Thailand's Move Forward Party (MFP) and its coalition partners unveiled a Memorandum of Understanding (MOU) on May 22, the ninth anniversary of the 2014 military coup.
23 point plan
MFP has put together a 8 party coalition that includes the second largest party in the incoming parliament, Paetongtarn Shinawatra's Pheu Thai party.
Paetongtarn is the prime ministerial candidate for Phey Thai, and one of its most prominent leaders. However, the party is led by Chonlanan Srikawe.
MFP is the largest, with 152 seats, while Pheu Thai trails with 141 seats.
The other six parties are considerably smaller, all holding a single digit number of seats, for a total of 313 seats.
The coalition has now put out a 23-point Memorandum of Understanding detailing common policies to be pursued by the coalition, as well as a set of guidelines determining how the country will be governed.
The MOU itself is an extensive 23-point plan with plans for significant reform, including new budgeting rules and other economic reforms aimed at land reform and expanded public welfare, as detailed by Thai PBS.
But it also involves significant electoral reforms as well , such as a new constitution drafted by directly elected representatives, likely in contrast to the appointed senate.
Cannabis use to be regulated
The MOU also included stipulations against corruption and malfeasance, as well as working towards public interest, as opposed to that of individual party's.
Cannabis is to be reclassified as a narcotic and introduce a law to regulate it use, as well as to combat narcotic drug problems urgently.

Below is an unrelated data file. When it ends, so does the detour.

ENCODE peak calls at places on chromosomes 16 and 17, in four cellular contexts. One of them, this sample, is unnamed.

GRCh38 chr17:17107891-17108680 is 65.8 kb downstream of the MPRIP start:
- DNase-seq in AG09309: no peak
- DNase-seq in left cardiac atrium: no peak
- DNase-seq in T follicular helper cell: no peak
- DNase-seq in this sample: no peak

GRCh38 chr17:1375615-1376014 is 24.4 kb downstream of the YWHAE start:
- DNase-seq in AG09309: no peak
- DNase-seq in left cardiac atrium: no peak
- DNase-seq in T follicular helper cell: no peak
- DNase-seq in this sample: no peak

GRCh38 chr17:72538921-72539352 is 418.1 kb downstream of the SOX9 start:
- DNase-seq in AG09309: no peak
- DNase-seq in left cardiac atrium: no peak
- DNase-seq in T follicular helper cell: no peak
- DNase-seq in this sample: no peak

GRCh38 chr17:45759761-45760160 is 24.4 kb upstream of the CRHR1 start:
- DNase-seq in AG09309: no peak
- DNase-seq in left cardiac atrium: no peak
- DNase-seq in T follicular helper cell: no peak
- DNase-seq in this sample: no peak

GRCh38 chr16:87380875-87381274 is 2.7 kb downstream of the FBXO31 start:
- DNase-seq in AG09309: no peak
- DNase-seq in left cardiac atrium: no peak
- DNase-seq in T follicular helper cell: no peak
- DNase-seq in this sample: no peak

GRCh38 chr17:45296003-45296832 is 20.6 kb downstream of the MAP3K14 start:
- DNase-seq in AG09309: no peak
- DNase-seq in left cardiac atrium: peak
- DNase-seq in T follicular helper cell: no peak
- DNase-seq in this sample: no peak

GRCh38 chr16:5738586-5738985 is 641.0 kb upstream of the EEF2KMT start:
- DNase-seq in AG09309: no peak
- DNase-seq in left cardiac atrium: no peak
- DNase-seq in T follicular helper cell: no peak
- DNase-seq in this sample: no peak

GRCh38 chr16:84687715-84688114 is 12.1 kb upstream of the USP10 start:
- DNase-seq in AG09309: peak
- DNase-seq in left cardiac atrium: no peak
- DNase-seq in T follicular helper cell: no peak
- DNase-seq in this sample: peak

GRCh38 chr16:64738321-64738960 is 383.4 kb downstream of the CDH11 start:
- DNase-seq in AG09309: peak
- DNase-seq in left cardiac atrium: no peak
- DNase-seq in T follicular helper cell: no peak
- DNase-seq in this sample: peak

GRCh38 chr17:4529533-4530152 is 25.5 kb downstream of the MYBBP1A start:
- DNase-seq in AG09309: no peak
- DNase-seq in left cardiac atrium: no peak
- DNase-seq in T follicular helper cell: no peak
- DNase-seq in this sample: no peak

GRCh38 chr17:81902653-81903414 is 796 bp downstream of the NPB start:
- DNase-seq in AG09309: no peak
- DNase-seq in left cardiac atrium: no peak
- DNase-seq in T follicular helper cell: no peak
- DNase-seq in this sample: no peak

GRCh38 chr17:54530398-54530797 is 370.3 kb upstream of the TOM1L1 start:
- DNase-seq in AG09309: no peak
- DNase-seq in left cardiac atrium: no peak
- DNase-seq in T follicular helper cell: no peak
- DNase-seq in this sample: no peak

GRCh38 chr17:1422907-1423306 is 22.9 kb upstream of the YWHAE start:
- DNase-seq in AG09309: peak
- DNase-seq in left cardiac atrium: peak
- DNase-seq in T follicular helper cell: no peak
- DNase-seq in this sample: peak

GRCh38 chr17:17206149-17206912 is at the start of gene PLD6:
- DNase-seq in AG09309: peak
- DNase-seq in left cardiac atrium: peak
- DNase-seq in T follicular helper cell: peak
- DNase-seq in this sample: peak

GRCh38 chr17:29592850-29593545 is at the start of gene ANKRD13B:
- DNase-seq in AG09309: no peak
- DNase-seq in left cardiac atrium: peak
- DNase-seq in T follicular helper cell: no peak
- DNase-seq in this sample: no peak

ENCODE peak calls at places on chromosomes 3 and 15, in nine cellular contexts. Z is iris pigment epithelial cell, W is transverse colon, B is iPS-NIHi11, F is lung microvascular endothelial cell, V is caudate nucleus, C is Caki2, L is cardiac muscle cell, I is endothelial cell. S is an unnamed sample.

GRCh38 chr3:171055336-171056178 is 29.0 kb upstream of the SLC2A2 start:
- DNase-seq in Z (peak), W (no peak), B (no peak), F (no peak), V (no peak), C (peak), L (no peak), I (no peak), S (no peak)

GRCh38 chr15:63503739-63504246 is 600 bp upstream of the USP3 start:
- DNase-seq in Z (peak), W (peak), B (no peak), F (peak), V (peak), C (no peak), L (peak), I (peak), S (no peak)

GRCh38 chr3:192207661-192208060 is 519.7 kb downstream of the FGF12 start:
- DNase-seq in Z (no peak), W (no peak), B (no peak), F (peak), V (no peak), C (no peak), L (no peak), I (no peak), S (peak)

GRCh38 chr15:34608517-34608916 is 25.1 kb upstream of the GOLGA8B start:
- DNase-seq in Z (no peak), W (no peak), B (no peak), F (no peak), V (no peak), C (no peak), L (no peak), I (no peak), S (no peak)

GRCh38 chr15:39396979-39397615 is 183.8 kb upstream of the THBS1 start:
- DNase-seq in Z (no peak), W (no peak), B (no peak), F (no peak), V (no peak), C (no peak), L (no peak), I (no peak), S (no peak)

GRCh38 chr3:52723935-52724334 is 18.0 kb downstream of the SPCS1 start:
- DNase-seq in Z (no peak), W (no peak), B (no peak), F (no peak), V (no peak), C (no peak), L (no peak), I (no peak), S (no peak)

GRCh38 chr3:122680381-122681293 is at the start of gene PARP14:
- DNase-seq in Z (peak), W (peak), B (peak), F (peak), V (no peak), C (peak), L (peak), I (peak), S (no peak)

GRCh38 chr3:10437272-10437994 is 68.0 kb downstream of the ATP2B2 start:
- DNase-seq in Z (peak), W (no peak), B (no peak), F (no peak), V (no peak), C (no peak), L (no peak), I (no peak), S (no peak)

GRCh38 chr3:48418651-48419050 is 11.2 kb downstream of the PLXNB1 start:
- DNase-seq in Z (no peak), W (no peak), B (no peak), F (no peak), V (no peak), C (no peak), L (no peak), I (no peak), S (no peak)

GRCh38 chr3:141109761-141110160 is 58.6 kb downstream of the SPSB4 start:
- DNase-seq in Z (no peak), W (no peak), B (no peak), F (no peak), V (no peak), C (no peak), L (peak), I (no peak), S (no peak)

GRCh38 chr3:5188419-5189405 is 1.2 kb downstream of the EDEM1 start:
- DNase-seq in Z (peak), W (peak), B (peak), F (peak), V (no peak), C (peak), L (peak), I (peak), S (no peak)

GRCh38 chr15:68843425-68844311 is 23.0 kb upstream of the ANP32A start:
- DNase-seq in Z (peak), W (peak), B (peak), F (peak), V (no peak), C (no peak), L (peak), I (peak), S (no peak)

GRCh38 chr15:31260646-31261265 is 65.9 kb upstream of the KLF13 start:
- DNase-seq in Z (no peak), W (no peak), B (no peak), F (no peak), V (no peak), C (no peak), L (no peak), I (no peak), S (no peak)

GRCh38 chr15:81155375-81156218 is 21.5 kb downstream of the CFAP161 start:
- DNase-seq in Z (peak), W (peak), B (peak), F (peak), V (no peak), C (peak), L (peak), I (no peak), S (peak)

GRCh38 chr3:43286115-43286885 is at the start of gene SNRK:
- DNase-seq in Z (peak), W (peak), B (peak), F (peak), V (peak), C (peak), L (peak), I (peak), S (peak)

According to The Nation, Pita clarified that sellers of cannabis who had thus far adhered to rules and protocols "would not have to worry about any impact".
The reclassification was aimed at illegal imports and permitless sale of the drug. Pita said the aim was so that "we can control and slowly adjust Thai Society, especially school children, to the exposure to cannabis".
There is also a plan to legalise same sex marriage.
Compromises were made by coalition partners to form the MOU, with initial reports suggesting that other coalition partners wanted to specifically indicate their loyalty to the king as head of state.
Less lese majesty
Because the Thai Prime Minister is decided by a combined vote of the lower house of parliament, and the appointed senate, this coalition is still short of the 376 seats needed to become government.
But MFP has begun to take steps to make itself more palatable to the senate, and this can be seen in its approach to policy priorities in its MOU with the rest of the coalition.
Not in the MOU is MFP's election promise to reform Thailand's Lese Majesty law.
However MFP leader Pita Limjaroenrat said that the MOU did not prevent parties from perusing individual priorities, as long as it did not conflict with the MOU, according to the Bangkok Post.
MFP has a pro-reform stance towards the monarchy, which allowed more conservative elements of Thai political life to paint them as anti-royalty.
Concerns about being associated with MFP has led to the third largest party in the incoming parliament to outright state they would not work with MFP.
Had they been involved, the coalition would have the seats they needed to bypass the senate.
The concession made was the inclusion of the line that "the missions of the MFP-led government must not affect the democratic system with the king as head of state and the revered status of the king who cannot be violated", as reported by the Bangkok Post.
The 250 member appointed senate voted as a bloc in 2019 to approve the minority government of former general Prayut Chan-Ocha, and there are concerns they might do the same now.
The senate was appointed by the military government that came to power after the 2014 coup that ousted the aunt of Pheu Thai's Paetongtarn, Yingluck Shinawatra.
May 22, the day that the MoU was signed, marked the 9th anniversary of the coup, and as quoted in The Nation, Pita said that the MOU symbolically "closes the chapter" of that period of Thailand's history.
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